SSD Home Practice
Back in 1965 the UK produced lots of world class players because,
on average, 70% of boys played football, and 45% of them practised
or played on a 'Regular' basis - school
playground, local playing fields, and in the street 'every
day', plus at weekends they were
either training or playing for at least 2 different teams - all
of which equates to approximately 11 hours
Today, most kids only play for a maximum of 2 hours per week"
GRASS ROOTS REPORT 1995
SSD Training Hours - Growth Injuries
Generally speaking most children up to the age of 12 can play / practice for at least 11 hours per week without incurring any over-use injuries, however, if in doubt, stop playing immediately and seek medical advice as soon as possible.
From the age of 12 onwards (particularly age 14 to 17) you enter the growth spurt stage, so any repetitive use of the limbs (such as excessive football training) can cause long-term injuries. Monitor the situation carefully and if there are any signs of repeated or long-term injuries then cease all football practice immediately and seek professional medical advice - you may just have to cut-down the number of hours per week.
See 'Common Injuries' in next section.
SSD The 3 P's - Practice, Practice, Practice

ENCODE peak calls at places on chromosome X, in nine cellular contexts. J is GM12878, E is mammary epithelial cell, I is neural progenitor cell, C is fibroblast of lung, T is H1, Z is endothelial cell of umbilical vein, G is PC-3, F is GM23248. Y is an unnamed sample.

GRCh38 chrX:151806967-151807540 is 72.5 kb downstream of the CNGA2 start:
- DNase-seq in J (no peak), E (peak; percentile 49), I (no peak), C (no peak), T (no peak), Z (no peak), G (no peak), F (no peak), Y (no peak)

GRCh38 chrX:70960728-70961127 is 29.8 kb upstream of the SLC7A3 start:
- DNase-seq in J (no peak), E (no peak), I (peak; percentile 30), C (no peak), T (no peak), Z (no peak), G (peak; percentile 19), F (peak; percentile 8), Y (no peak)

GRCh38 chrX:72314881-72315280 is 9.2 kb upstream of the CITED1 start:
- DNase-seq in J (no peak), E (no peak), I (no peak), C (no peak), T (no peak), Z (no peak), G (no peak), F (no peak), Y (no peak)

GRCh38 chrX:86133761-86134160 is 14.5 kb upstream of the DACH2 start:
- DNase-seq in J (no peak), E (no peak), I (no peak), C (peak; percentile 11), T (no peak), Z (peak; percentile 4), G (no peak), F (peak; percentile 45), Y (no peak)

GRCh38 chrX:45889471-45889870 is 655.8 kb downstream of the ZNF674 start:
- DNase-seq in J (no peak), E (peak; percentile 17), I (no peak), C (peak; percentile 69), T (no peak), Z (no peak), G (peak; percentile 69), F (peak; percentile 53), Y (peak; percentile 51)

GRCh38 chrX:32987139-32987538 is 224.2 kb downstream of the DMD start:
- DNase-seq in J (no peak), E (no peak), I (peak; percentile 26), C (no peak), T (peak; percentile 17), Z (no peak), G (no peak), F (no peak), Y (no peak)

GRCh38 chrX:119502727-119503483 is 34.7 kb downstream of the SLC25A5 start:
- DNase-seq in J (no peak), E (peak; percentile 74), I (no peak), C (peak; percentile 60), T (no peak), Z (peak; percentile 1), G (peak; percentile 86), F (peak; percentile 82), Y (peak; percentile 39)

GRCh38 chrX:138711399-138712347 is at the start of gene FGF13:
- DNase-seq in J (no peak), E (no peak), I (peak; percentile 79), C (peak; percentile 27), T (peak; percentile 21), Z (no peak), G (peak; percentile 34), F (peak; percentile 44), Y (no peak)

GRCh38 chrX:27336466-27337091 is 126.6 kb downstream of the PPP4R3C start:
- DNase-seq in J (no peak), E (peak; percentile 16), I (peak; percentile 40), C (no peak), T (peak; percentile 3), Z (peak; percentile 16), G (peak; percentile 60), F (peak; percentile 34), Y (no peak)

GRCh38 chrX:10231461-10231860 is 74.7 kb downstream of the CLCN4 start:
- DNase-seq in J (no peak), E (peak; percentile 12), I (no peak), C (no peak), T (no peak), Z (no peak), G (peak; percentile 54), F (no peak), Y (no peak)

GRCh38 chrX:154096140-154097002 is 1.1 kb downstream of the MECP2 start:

you want to become a good footballer then you have to PLAY
& PRACTICE on a REGULAR BASIS:
* In the SCHOOL PLAYGROUND using a mini ball - prevents window breakage and enhances skill level (eye-foot co-ordination)
* At HOME by yourself in the BACK GARDEN (again using a mini ball) practising all the KEY INDIVIDUAL SKILLS (see below)
* On the LOCAL PLAYING FIELDS - get a group of friends together and play football regularly in the park
* Join a LOCAL INDEPENDENT FOOTBALL SCHOOL and learn the essential skills
* Join a local TEAM and play every Sunday morning - plus train with them during the week
** See Training Tips & Balanced Training on the Main SSD Menu for more training ideas
SSD The 4 Key Individual Skills
1. Ball Juggling
Using their right foot only; then left foot only; then both feet.
If you practice solely with your weak foot - you also improve your strong foot
2. Aerial Control
Throw the ball high up into the air and cushion it to the ground using your chest, then thigh, then foot.
Hold out your arms in front so as to act as a 'guide' for the ball to drop through -
relax your body to create the cushion affect (if tense the ball will just bounce away from you - and when using your foot, use the inside of the foot (larger surface area)
3. Weak Foot
Place a line of stones (or tin cans) a short distance away and then using your weak foot try to hit the ball over the line of stones.
Always approach the ball at a 45 degree angle and retain that until contact - get your foot right underneath the ball to give it lift (sweeping effect) - and follow through with the striking foot in an upwards motion to gain the power & distance.
4. Balance and Control
Set out a long line of stones with a gap of two feet in between each one and then run in and out of them with the ball using your strong foot only and time yourself - this is your 'key time'. Now try it with your weak foot only and then using both feet alternately - until you can reach your 'key time'.